Cinerama – Valentina

Posted by vibrations on 08-09-15

Wow, this David Gedge fella really knows how to mix things up with music formats!  His main band, ‘The Wedding Present’, were notable for coming up with the novel idea of releasing a single a month for 12 consecutive months, breaking the record for the most number of top 30 hits.in a single calendar year in the process.

This time Gedge has come up with another innovative wheeze, opting to record and release a Cinerama version of the Wedding Present album ‘Valentina’, not surprisingly via the Scopitones label, and fulfilling one of his long held career ambitions. Originally planning to put out both albums simultaneously, Gedge soon realised that in order to achieve that sort of feat, one would have had to go head hunting for project managers at NASA, so instead we get the more sonically challenging Cinerama version 3 short years after its predecessor.

Naturally, every one of the repurposed songs have been given the full Cinerama treatment, lush strings and sharp brass wrapped around a chilled out groove, the overall result a distinctly 1960s big band feel, one part Bond theme, one part Spaghetti Western, certainly a stark contrast to the austere guitar bass drums found in the Wedding Present releases. The languid Bossa-Nova shuffle of ‘You’re Dead’ contains no morbidity whatsoever, a world away from the urgent percussion driven TWP version. ‘You Jane’ swaps the driving guitar riff as Gedge seeks to become Tarzan the lounge lizard, reinforcing the tone set in the opener for the remaining numbers, each seeming to take the sunshine factor up another notch. ‘Back a Bit….Stop!’ reminds the listener of ‘It’s Not Unusual’ as we’re transported to a promenade on the French Riviera sat in a convertible car. The bit on the side lament ‘Girl from the DDR’ is so upbeat in tone, you can see the girl in question beating a dignified retreat as soon as she gets the message, the listener a world away from the dystopian concrete imagery synonymous with Berlin Wall-era East Germany. Terry de Castro takes over vocal duties on the splendidly Hannonesque ‘End Credits’ before ‘Mystery Date’ brings us the album’s only downbeat moment, albeit awash with comforting piano. Finally the album’s cocktail bar instrumental denouement Cita A Ciegues rounds things off nicely.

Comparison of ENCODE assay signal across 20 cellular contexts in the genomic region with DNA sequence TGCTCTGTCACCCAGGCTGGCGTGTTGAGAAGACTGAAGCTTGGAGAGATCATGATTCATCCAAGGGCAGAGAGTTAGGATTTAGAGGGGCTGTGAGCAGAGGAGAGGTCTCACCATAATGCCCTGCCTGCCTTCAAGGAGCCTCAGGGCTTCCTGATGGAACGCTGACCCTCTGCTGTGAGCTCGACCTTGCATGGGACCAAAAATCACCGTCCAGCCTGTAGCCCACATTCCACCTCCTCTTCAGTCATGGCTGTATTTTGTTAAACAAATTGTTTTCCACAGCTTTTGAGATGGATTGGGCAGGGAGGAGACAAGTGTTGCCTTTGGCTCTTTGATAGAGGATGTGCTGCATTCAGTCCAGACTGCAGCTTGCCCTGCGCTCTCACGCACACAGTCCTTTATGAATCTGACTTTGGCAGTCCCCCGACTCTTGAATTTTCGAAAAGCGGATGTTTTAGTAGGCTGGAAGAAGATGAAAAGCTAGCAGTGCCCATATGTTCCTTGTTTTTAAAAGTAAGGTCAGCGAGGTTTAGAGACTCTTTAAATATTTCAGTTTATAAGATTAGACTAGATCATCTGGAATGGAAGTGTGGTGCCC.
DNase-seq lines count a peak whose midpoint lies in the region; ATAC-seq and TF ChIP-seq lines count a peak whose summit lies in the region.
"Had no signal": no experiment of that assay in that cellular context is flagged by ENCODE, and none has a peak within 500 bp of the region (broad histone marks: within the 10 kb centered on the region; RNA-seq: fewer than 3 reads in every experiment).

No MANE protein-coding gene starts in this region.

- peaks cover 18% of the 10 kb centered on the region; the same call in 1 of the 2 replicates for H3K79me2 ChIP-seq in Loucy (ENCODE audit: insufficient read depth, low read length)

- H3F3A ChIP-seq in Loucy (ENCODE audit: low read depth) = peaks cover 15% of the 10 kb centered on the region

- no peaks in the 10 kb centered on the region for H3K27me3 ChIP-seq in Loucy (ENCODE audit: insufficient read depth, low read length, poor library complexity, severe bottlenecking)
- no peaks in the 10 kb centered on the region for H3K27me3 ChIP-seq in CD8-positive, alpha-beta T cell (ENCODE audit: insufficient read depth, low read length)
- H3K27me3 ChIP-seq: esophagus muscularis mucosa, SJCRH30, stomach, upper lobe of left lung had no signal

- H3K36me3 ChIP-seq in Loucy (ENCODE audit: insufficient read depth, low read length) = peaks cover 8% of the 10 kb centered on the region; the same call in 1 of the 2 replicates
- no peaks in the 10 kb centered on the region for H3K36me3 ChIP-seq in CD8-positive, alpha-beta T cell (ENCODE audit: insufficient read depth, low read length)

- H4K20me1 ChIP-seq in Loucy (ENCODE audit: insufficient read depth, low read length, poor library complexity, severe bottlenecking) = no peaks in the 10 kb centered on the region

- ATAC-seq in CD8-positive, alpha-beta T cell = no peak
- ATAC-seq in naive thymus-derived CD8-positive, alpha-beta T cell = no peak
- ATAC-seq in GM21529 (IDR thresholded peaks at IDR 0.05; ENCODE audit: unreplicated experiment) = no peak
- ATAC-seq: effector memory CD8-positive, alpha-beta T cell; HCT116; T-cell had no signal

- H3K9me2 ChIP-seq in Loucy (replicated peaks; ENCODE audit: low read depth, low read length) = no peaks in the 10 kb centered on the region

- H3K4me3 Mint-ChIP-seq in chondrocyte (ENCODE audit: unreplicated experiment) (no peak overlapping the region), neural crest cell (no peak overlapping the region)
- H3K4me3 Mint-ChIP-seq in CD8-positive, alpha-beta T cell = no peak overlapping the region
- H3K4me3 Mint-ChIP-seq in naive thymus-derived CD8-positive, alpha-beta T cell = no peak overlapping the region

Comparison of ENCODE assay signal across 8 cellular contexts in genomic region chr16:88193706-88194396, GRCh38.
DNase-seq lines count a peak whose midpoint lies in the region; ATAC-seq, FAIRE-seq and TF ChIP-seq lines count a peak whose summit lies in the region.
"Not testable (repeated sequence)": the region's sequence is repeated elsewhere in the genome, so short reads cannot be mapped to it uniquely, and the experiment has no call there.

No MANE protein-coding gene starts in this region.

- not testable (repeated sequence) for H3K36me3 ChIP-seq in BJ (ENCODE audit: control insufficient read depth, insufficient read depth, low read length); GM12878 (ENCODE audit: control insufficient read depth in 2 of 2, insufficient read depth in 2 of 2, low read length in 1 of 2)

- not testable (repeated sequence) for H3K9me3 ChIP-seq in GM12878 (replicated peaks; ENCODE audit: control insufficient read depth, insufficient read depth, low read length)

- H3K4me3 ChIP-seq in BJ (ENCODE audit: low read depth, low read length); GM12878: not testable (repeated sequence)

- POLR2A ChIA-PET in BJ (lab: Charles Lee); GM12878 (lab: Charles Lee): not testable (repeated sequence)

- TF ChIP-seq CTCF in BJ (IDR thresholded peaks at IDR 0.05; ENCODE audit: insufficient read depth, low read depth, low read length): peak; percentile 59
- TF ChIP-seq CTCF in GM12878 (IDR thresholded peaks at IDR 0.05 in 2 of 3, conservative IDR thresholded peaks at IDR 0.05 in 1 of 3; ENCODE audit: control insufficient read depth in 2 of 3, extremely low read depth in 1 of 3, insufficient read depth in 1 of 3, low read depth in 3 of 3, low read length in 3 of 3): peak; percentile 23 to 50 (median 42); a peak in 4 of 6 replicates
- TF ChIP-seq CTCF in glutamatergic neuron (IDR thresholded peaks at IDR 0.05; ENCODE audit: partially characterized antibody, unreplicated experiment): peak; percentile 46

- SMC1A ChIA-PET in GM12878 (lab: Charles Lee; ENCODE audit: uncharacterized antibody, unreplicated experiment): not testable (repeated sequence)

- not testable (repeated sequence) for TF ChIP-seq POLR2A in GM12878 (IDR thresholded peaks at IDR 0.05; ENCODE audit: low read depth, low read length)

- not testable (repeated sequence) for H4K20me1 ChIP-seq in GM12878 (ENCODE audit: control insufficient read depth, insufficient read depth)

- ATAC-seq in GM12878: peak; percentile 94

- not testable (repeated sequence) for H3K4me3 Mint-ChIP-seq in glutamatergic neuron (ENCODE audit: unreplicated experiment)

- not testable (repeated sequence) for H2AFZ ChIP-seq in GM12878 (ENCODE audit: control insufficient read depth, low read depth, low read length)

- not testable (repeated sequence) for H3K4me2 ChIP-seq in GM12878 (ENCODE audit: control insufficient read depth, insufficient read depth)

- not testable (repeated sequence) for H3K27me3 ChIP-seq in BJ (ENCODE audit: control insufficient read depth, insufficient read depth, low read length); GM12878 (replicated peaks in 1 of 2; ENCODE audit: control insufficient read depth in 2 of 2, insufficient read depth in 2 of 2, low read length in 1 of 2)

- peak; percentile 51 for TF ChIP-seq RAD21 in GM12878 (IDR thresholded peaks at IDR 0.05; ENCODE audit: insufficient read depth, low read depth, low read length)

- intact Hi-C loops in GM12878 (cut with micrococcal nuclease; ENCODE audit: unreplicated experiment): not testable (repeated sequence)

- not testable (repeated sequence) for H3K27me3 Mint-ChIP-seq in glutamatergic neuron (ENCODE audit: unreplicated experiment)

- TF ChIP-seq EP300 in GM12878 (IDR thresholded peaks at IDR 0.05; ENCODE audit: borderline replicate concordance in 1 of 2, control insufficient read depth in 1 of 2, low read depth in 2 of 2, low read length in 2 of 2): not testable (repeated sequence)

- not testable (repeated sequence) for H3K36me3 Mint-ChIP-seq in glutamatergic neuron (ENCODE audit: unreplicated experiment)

Gedge and his cohorts even played a one-off show at Islington’s Academy recently, backed by a 12-piece orchestra. Wish I’d been there.

http://www.scopitones.co.uk/

Mike Price




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